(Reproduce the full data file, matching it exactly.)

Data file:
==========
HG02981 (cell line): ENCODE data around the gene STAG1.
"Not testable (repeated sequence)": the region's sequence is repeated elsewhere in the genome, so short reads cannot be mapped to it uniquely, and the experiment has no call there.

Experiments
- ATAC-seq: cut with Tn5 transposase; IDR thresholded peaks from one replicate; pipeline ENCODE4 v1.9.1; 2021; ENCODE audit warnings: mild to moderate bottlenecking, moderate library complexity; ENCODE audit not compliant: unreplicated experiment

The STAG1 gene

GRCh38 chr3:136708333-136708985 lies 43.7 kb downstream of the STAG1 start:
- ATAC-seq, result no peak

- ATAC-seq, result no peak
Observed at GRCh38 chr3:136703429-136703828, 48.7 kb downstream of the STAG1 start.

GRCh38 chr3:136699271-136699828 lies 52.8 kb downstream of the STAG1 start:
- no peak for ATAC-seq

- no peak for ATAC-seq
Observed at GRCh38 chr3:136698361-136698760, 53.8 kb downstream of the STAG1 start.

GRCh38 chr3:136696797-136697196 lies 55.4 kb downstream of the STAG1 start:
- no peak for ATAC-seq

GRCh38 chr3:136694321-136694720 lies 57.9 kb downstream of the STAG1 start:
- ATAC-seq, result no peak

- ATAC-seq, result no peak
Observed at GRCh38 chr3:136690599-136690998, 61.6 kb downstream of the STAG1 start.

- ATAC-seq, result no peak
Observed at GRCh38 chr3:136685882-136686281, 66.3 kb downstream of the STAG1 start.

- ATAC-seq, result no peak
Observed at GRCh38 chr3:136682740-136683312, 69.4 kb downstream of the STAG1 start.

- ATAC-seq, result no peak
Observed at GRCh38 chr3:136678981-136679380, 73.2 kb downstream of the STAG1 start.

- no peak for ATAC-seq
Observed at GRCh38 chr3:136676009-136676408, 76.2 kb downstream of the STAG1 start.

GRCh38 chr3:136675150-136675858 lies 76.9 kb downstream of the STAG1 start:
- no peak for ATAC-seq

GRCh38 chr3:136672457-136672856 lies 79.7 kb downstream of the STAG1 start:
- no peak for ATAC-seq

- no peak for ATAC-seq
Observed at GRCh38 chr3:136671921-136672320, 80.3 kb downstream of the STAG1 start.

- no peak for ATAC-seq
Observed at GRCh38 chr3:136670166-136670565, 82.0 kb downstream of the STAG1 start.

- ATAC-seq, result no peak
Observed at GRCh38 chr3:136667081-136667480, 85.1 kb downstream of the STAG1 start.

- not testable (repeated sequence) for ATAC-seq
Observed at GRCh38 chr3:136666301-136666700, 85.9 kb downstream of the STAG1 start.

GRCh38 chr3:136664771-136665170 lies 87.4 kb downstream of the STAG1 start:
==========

HG02981 (cell line): ENCODE data around the gene STAG1.
"Not testable (repeated sequence)": the region's sequence is repeated elsewhere in the genome, so short reads cannot be mapped to it uniquely, and the experiment has no call there.

Experiments
- ATAC-seq: cut with Tn5 transposase; IDR thresholded peaks from one replicate; pipeline ENCODE4 v1.9.1; 2021; ENCODE audit warnings: mild to moderate bottlenecking, moderate library complexity; ENCODE audit not compliant: unreplicated experiment

The STAG1 gene

GRCh38 chr3:136708333-136708985 lies 43.7 kb downstream of the STAG1 start:
- ATAC-seq, result no peak

- ATAC-seq, result no peak
Observed at GRCh38 chr3:136703429-136703828, 48.7 kb downstream of the STAG1 start.

GRCh38 chr3:136699271-136699828 lies 52.8 kb downstream of the STAG1 start:
- no peak for ATAC-seq

- no peak for ATAC-seq
Observed at GRCh38 chr3:136698361-136698760, 53.8 kb downstream of the STAG1 start.

GRCh38 chr3:136696797-136697196 lies 55.4 kb downstream of the STAG1 start:
- no peak for ATAC-seq

GRCh38 chr3:136694321-136694720 lies 57.9 kb downstream of the STAG1 start:
- ATAC-seq, result no peak

- ATAC-seq, result no peak
Observed at GRCh38 chr3:136690599-136690998, 61.6 kb downstream of the STAG1 start.

- ATAC-seq, result no peak
Observed at GRCh38 chr3:136685882-136686281, 66.3 kb downstream of the STAG1 start.

- ATAC-seq, result no peak
Observed at GRCh38 chr3:136682740-136683312, 69.4 kb downstream of the STAG1 start.

- ATAC-seq, result no peak
Observed at GRCh38 chr3:136678981-136679380, 73.2 kb downstream of the STAG1 start.

- no peak for ATAC-seq
Observed at GRCh38 chr3:136676009-136676408, 76.2 kb downstream of the STAG1 start.

GRCh38 chr3:136675150-136675858 lies 76.9 kb downstream of the STAG1 start:
- no peak for ATAC-seq

GRCh38 chr3:136672457-136672856 lies 79.7 kb downstream of the STAG1 start:
- no peak for ATAC-seq

- no peak for ATAC-seq
Observed at GRCh38 chr3:136671921-136672320, 80.3 kb downstream of the STAG1 start.

- no peak for ATAC-seq
Observed at GRCh38 chr3:136670166-136670565, 82.0 kb downstream of the STAG1 start.

- ATAC-seq, result no peak
Observed at GRCh38 chr3:136667081-136667480, 85.1 kb downstream of the STAG1 start.

- not testable (repeated sequence) for ATAC-seq
Observed at GRCh38 chr3:136666301-136666700, 85.9 kb downstream of the STAG1 start.

GRCh38 chr3:136664771-136665170 lies 87.4 kb downstream of the STAG1 start: